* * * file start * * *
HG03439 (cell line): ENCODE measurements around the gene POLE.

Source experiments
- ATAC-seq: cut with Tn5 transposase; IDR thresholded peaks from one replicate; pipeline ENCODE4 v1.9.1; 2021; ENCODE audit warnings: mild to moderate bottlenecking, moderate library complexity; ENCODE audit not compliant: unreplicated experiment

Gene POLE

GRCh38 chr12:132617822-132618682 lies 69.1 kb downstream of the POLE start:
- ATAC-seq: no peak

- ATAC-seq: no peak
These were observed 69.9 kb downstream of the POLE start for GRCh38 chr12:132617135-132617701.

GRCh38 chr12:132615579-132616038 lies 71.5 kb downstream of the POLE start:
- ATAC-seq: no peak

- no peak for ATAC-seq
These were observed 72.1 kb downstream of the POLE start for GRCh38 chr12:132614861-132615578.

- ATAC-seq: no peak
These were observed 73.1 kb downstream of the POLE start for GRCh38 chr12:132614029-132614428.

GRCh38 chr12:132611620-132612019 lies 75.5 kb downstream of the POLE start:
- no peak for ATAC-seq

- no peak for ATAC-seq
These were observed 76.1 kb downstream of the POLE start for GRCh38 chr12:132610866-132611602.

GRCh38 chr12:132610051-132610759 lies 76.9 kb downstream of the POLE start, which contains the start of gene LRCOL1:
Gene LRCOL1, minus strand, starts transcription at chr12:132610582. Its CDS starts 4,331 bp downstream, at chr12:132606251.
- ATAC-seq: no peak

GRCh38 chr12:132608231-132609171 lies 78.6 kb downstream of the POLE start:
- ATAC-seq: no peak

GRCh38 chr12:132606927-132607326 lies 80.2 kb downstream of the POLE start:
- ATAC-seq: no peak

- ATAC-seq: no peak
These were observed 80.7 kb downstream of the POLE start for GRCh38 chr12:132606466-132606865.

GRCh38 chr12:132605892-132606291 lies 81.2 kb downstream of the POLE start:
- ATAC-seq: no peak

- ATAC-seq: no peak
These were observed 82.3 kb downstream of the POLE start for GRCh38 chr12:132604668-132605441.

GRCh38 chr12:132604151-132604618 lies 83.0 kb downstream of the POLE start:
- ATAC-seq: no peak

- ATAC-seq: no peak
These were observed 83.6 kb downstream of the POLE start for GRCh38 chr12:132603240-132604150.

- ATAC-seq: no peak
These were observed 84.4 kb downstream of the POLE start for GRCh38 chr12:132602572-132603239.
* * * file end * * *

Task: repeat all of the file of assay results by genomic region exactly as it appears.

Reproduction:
HG03439 (cell line): ENCODE measurements around the gene POLE.

Source experiments
- ATAC-seq: cut with Tn5 transposase; IDR thresholded peaks from one replicate; pipeline ENCODE4 v1.9.1; 2021; ENCODE audit warnings: mild to moderate bottlenecking, moderate library complexity; ENCODE audit not compliant: unreplicated experiment

Gene POLE

GRCh38 chr12:132617822-132618682 lies 69.1 kb downstream of the POLE start:
- ATAC-seq: no peak

- ATAC-seq: no peak
These were observed 69.9 kb downstream of the POLE start for GRCh38 chr12:132617135-132617701.

GRCh38 chr12:132615579-132616038 lies 71.5 kb downstream of the POLE start:
- ATAC-seq: no peak

- no peak for ATAC-seq
These were observed 72.1 kb downstream of the POLE start for GRCh38 chr12:132614861-132615578.

- ATAC-seq: no peak
These were observed 73.1 kb downstream of the POLE start for GRCh38 chr12:132614029-132614428.

GRCh38 chr12:132611620-132612019 lies 75.5 kb downstream of the POLE start:
- no peak for ATAC-seq

- no peak for ATAC-seq
These were observed 76.1 kb downstream of the POLE start for GRCh38 chr12:132610866-132611602.

GRCh38 chr12:132610051-132610759 lies 76.9 kb downstream of the POLE start, which contains the start of gene LRCOL1:
Gene LRCOL1, minus strand, starts transcription at chr12:132610582. Its CDS starts 4,331 bp downstream, at chr12:132606251.
- ATAC-seq: no peak

GRCh38 chr12:132608231-132609171 lies 78.6 kb downstream of the POLE start:
- ATAC-seq: no peak

GRCh38 chr12:132606927-132607326 lies 80.2 kb downstream of the POLE start:
- ATAC-seq: no peak

- ATAC-seq: no peak
These were observed 80.7 kb downstream of the POLE start for GRCh38 chr12:132606466-132606865.

GRCh38 chr12:132605892-132606291 lies 81.2 kb downstream of the POLE start:
- ATAC-seq: no peak

- ATAC-seq: no peak
These were observed 82.3 kb downstream of the POLE start for GRCh38 chr12:132604668-132605441.

GRCh38 chr12:132604151-132604618 lies 83.0 kb downstream of the POLE start:
- ATAC-seq: no peak

- ATAC-seq: no peak
These were observed 83.6 kb downstream of the POLE start for GRCh38 chr12:132603240-132604150.

- ATAC-seq: no peak
These were observed 84.4 kb downstream of the POLE start for GRCh38 chr12:132602572-132603239.